Justice Clarence Thomas has a new book out, and he’s been all over the press. I love how the media LOVES a Black conservative!! The really get into giving them much more space and attention than all the40 million African-Americans do combined.
Anyhow, it all came together this past Sunday when 60 Minutes did an extended show to profile of him. He really sucks!!! And he’s very angry. I mean, you’d have to be insane to be Black and not be, but he’s really angry. I mean, it’s almost painful to watch.
I have to say, and after watching the 60 Minutes piece, they did NOT TALK TO ANYONE EXCEPT THOMAS!! Theonly other voices are his wife, and archival footage of Anita Hill and Al Sharpton. Is this the news magazine that made a name for itself by tough investigative work, or a public relations piece for Thomas? It was far from fair and balanced. Have a looksee!
Now, what they hell were they thinking? Thank God for some more critical things that have come out in this ridiculous excuse for journalism’s sake. Tavis Smiley had Farah Jasmine Griffin, Cornel West, and Marc Morial on his show to talk about Thomas, and it was pretty impresstive.
Anita Hill wrote an op-ed for the New York Times responding to Thomas’ 60 Minutes appearance. She writes:
In the portion of his book that addresses my role in the Senate hearings into his nomination, Justice Thomas offers a litany of unsubstantiated representations and outright smears that Republican senators made about me when I testified before the Judiciary Committee — that I was a “combative left-winger” who was “touchy” and prone to overreacting to “slights.” A number of independent authors have shown those attacks to be baseless. What’s more, their reports draw on the experiences of others who were familiar with Mr. Thomas’s behavior, and who came forward after the hearings. It’s no longer my word against his.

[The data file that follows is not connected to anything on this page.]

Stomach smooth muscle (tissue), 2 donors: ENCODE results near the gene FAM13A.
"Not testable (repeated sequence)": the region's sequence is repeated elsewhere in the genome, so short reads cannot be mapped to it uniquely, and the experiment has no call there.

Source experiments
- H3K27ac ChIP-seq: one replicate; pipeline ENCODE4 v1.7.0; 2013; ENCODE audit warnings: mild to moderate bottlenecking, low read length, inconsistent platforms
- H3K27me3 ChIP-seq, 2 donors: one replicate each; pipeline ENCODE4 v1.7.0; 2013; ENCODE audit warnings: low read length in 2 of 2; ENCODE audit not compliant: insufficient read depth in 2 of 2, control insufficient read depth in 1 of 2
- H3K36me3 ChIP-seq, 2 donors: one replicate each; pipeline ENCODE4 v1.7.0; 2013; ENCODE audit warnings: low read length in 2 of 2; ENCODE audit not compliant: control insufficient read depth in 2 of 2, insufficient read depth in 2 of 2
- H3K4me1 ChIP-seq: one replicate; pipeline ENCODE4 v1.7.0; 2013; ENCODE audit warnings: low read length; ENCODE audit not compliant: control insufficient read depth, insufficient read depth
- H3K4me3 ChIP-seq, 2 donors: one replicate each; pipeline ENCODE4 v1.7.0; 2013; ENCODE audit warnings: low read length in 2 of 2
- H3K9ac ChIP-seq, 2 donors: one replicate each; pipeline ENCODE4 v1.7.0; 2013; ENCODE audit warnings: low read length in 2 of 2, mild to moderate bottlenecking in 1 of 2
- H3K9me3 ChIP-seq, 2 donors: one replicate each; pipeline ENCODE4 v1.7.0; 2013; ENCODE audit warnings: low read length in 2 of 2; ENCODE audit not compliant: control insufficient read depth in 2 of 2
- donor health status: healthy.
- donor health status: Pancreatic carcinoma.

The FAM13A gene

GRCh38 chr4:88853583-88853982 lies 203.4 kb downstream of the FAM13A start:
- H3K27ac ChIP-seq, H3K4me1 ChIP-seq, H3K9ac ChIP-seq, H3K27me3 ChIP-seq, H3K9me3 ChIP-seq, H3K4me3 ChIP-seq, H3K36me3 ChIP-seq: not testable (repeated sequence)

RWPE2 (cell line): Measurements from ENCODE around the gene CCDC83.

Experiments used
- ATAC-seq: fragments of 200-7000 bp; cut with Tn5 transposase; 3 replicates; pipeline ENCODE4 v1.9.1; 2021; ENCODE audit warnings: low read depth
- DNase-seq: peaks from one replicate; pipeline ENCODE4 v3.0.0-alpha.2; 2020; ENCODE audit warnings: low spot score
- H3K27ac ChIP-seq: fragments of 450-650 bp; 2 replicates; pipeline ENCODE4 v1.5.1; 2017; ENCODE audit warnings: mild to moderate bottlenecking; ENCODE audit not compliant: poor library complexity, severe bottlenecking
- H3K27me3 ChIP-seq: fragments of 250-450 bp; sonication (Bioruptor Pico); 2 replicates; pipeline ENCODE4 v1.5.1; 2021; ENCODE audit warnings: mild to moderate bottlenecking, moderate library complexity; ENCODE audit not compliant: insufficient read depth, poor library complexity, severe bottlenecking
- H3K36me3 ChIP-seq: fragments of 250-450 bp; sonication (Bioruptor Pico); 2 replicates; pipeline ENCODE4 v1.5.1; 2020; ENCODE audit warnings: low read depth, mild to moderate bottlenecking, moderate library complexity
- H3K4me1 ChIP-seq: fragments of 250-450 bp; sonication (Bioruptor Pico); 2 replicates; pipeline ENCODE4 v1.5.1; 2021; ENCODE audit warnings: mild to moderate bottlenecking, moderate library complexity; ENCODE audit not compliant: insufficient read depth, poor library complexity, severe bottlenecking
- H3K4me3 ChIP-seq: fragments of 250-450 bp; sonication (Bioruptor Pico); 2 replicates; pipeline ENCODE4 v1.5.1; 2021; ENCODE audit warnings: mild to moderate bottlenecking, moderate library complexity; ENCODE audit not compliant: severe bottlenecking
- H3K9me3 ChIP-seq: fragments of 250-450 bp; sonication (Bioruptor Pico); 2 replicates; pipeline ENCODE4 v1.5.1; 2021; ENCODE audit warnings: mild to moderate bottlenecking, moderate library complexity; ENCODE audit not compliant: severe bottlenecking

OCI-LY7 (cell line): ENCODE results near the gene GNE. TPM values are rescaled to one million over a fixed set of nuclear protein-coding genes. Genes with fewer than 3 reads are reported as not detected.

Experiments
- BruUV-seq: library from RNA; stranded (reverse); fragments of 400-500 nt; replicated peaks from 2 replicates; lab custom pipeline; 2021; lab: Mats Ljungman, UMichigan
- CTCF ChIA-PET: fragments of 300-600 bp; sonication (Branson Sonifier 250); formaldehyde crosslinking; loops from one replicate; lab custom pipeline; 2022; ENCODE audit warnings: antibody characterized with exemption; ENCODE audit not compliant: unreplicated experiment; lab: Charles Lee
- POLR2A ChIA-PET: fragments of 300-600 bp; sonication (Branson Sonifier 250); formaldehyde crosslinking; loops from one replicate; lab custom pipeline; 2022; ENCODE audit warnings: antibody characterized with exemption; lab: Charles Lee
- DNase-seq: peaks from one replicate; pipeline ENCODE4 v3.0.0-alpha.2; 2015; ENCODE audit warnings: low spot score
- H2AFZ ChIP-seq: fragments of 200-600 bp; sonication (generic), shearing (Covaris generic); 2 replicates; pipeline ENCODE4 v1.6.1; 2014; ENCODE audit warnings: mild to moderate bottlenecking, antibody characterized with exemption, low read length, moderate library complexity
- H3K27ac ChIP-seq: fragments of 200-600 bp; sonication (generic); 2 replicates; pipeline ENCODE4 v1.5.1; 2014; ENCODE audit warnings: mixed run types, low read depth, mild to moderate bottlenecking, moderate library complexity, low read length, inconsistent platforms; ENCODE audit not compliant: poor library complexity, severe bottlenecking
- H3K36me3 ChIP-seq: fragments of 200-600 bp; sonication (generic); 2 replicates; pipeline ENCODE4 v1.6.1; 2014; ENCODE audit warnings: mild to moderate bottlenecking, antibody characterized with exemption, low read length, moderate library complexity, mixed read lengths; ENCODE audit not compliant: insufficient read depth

The BEST of them all however is Kai Wright’s article online at the American Prospect, where Kai writes (no pun intended)
“…the book is primarily an effort to expand on Thomas’ charge that white liberals used Hill to carry out a “high-tech lynching” on an uppity black man. “Should I have seen it coming?” he ponders. “Even as Daddy had been teaching me that hard work would always see me through, my friends in Savannah told me to let go of my foolish dreams. ‘The man ain’t goin’ to let you do nothin’,’ they had said over and over. ‘Why you even tryin’?’ Now I knew who ‘the man’ was. He’d come at last to kill me, and I had looked upon his hateful, leering face as he slipped his noose of lies around my neck.”
Many will read My Grandfather’s Son as a cynical attempt to rewrite history, and it is that, to be sure. But it is more. The reason Thomas’ rage outstrips his remarkable professional and political achievements is that his confirmation shattered the thin armor he’d donned for navigating America’s “paranoid color wheel” as an ambitious black man — namely, that through unceasing toil and a blind embrace of “the rules,” he could eclipse, if not defeat white supremacy.”